by German Lopez 11.20.2012
Posted In: Education, News at 04:29 PM | Permalink | Comments (0)
 
 
ohio statehouse

State Replaces Standardized Tests

Tougher tests seek to prepare students for college, careers

The Ohio Graduation Tests will soon be no more. The Ohio Department of Education (ODE) and Board of Regents have agreed to establish tougher tests with a focus on preparing students for college and beyond. Michael Sawyers, acting superintendent for ODE, praised the agreement in a statement: “This is a major step forward in our reform efforts to ensure all Ohio students have the knowledge and skills necessary to leave school remediation-free and ready for their post-secondary experience in higher education or workforce training.” Private companies will soon be able to compete for a contract to design and help implement the new standardized tests. The tests are expected to kick in during the 2014-2015 school year, but state officials acknowledge they could be implemented in time for the 2013-2014 school year if competitive bidding goes well and funding is sufficient. Once the tests are active, high school sophomores will take end-of-year tests to gauge college and career readiness. The tests will cover English, algebra, geometry, biology, physical science, American history and American government. The reform is part of a bigger effort that reworks Ohio’s education system with higher standards for schools and students. As part of the broader changes, Ohio adopted the Common Core State Standards, which are a commitment to raise the bar on English and math standards for grades K-12. The overall idea behind the reform has relatively bipartisan support, says Kelsey Bergfeld, a legislative service commission fellow for Ohio Sen. Tom Sawyer. Sawyer, a Democrat, is the ranking minority member in the Ohio Senate’s Education Committee. The problem is in the details — specifically, the details in a new school report card system established by HB 555, which will be voted on in the Ohio House next week. Bergfeld says the current proposal by Ohio Republicans is too harsh, which could make schools look worse than they are in reality. That problem could be exacerbated by the new tests, she says: If the new tests are too tough, they could make schools and students look bad “because grades are going to drop.” An early simulation of tougher report card standards in May found Cincinnati Public Schools (CPS) would fall under the new system. The simulation showed CPS would drop from the second-best rating of “Effective” under the current system to a D-, with 23 schools flunking but Walnut Hills High School retaining its top mark with an A.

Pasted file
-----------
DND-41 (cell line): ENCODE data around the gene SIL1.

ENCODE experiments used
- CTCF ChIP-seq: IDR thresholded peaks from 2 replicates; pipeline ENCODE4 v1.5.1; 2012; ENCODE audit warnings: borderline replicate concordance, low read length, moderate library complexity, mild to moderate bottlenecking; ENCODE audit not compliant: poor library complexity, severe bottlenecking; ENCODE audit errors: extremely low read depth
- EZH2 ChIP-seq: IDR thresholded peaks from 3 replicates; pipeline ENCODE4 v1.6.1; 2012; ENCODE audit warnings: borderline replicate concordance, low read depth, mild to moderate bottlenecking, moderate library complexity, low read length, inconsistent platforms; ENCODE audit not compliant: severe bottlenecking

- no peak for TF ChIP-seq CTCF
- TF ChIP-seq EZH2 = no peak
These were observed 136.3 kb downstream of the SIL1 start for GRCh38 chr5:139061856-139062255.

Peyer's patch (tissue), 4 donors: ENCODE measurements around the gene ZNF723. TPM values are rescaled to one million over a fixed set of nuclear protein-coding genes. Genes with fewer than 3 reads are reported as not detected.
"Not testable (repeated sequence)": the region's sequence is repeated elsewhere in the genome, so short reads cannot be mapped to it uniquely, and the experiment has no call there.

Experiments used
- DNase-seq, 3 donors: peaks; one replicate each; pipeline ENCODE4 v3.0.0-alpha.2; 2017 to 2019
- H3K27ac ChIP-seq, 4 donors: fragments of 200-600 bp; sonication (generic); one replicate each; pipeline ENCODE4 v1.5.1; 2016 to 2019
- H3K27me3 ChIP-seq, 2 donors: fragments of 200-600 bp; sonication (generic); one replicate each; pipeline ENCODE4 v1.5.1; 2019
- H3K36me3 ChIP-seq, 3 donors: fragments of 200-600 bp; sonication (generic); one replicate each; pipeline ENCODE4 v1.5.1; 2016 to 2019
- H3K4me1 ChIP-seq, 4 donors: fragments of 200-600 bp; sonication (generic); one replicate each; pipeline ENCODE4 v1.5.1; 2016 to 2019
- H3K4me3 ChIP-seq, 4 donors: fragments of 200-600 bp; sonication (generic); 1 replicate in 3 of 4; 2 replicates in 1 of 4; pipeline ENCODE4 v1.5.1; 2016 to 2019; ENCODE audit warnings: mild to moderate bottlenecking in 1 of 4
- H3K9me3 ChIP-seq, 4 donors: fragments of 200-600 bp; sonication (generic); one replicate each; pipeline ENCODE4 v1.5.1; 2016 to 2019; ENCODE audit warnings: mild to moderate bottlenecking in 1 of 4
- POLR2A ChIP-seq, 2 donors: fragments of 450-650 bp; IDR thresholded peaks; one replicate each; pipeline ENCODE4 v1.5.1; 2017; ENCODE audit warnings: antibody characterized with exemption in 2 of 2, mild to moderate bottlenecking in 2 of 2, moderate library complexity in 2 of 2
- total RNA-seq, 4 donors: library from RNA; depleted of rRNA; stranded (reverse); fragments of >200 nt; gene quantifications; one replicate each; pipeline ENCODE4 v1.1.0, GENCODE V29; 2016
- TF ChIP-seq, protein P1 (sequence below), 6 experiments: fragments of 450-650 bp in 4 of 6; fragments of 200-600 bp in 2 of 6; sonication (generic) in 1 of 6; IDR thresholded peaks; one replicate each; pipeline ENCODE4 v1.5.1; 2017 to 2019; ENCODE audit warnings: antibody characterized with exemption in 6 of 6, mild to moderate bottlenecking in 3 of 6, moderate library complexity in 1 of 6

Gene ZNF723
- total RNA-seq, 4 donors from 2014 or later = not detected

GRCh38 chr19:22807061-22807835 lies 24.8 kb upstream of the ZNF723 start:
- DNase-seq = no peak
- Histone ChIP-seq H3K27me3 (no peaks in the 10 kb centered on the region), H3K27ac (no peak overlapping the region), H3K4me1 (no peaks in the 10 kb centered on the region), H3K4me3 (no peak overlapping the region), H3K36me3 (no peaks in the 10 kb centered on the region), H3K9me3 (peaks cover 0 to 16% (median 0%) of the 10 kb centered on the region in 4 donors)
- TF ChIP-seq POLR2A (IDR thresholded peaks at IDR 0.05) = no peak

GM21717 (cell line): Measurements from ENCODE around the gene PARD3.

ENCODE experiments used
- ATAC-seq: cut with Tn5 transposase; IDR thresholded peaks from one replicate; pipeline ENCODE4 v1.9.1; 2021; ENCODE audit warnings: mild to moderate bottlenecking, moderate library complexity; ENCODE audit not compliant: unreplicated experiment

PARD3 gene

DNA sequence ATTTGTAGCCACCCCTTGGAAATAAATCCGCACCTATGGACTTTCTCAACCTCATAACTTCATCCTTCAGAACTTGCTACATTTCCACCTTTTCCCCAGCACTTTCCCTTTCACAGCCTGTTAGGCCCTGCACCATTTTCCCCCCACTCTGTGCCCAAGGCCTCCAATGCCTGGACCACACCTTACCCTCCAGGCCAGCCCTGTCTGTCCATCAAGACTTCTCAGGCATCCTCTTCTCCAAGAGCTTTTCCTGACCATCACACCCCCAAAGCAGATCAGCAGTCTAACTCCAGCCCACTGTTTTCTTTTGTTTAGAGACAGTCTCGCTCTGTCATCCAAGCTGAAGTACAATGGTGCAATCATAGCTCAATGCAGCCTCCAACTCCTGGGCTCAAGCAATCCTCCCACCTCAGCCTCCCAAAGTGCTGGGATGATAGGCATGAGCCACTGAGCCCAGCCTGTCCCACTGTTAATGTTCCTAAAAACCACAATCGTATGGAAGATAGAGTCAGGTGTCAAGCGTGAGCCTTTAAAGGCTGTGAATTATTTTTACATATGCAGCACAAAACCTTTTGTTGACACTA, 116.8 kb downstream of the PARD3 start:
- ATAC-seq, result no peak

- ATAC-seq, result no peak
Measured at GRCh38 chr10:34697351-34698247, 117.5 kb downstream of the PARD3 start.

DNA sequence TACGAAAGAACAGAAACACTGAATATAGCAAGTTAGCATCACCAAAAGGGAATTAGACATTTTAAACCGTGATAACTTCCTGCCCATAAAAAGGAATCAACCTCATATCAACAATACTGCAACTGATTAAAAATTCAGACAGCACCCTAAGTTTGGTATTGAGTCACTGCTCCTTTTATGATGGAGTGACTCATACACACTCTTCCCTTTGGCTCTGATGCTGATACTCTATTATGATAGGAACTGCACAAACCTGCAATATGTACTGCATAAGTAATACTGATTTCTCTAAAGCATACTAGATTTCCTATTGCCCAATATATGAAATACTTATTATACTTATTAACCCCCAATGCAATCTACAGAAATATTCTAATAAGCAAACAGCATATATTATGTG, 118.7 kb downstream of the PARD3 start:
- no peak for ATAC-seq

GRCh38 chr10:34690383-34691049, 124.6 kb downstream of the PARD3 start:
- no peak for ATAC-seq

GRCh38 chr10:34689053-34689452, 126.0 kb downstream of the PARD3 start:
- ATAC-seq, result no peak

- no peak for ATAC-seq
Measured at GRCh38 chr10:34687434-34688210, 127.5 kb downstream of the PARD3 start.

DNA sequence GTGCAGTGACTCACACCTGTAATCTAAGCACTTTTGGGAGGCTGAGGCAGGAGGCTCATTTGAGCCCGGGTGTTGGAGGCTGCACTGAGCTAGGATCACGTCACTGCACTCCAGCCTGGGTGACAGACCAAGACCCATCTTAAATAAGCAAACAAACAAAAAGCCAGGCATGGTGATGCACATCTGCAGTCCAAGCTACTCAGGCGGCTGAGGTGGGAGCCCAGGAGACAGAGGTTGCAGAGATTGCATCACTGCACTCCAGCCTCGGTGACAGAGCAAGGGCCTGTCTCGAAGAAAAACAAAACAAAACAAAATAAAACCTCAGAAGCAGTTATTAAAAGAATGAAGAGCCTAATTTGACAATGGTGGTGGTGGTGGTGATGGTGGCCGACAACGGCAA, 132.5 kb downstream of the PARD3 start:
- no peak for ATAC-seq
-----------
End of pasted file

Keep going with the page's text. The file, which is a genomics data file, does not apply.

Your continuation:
by German Lopez 10.29.2012
 
 
yesonissue2

Morning News and Stuff

In-person early voting is underway in Ohio. Find your nearest polling booth here.Issue 2 is getting outraised quite badly. Protect Your Vote Ohio, the group opposing Issue 2, has raised $6.9 million, while Voters First Ohio, the group supporting Issue 2, has raised $3.6 million since July. If Issue 2 is approved by voters, it will put an independent citizens commission in charge of the redistricting process. Currently, the process is handled by elected officials, who have used the process in politically advantageous ways. Republicans redrew the First Congressional District, Cincinnati's district, to include Warren County. The move put more emphasis on rural and suburban voters, which tend to side with Republicans, and less on urbanites, which tend to side with Democrats. Not only will Ohio play a pivotal role in the presidential election, but RealClearPolitics, a website that aggregates polling, says Hamilton County is among two Ohio counties that will play the biggest role. In light of that, President Barack Obama and Mitt Romney will be in town this week. Obama will visit Oct. 31, and Romney will be here Nov. 2. Currently, Obama leads in Ohio by 2.1 points, while Romney leads nationally by 0.9 points. A partnership between the University of Cincinnati and U.S. State Department is going to Iraq. For the third year, UC will be working with Salahaddin University in Iraq to help redesign the Iraqi school’s curriculum and establish a career center. The Ohio Board of Regents and Ohio Department of Education (ODE) may merge soon, says Board of Regent Chancellor Jim Petro. The Board of Regents is already moving to ODE's building later this year. Petro said the building move will allow the Board of Regents, which focuses on higher education, to cooperate more with ODE, which focuses on elementary, middle and high school.  The Ohio legislature could be getting a big ethics overhaul in the coming weeks. Specifics weren’t offered, but Senate President Tom Niehaus said disclosure and transparency will be priorities. Cincinnati’s United Way beat its fundraising goal of $61 million in 2012. The goal was originally seen as “a stretch.” The nationwide meningitis outbreak is forcing some Ohio officials to take a look at the state’s compounding pharmacies. Compounding is when pharmacists make custom preparations for patients under special circumstances. The Ohio State Board of Pharmacy has already taken action against the New England Compounding Center, whose compound was connected with starting the meningitis outbreak. The FBI will join an investigation into fraudulent attendance data reporting in Ohio schools. Previously, state Auditor Dave Yost found five school districts were scrubbing data in his first interim report, but a second interim report cleared every other district checked so far, including Cincinnati Public Schools. Romney is getting a bit of attention for offensive remarks about the LGBT community he made when he was governor. On gay parents, Romney said: "Some gays are actually having children born to them. ... It's not right on paper. It's not right in fact. Every child has a right to a mother and father.''